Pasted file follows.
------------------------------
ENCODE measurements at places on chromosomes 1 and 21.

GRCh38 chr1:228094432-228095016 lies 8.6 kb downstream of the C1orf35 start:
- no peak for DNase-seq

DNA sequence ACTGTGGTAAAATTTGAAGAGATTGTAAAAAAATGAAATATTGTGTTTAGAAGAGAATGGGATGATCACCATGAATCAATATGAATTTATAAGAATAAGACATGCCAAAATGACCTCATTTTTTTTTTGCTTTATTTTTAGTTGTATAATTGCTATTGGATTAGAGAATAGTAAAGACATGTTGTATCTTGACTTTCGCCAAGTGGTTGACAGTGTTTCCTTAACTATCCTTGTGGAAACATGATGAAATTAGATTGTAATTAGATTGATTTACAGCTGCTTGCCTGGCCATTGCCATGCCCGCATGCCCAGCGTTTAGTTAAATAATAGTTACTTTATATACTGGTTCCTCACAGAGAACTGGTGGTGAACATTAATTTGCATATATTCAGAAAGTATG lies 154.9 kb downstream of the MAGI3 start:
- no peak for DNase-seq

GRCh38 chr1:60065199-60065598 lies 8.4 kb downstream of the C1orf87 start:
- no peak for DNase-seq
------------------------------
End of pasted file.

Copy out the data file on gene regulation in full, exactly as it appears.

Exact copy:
ENCODE measurements at places on chromosomes 1 and 21.

GRCh38 chr1:228094432-228095016 lies 8.6 kb downstream of the C1orf35 start:
- no peak for DNase-seq

DNA sequence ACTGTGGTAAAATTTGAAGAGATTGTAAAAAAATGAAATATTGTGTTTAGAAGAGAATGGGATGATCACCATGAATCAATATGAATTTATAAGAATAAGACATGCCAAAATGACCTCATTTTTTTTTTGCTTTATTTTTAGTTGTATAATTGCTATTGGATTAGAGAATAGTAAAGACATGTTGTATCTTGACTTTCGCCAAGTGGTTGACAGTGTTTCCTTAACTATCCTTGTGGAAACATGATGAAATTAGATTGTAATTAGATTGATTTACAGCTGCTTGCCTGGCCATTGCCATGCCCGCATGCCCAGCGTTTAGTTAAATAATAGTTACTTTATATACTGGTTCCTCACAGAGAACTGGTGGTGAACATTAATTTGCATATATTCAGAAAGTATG lies 154.9 kb downstream of the MAGI3 start:
- no peak for DNase-seq

GRCh38 chr1:60065199-60065598 lies 8.4 kb downstream of the C1orf87 start:
- no peak for DNase-seq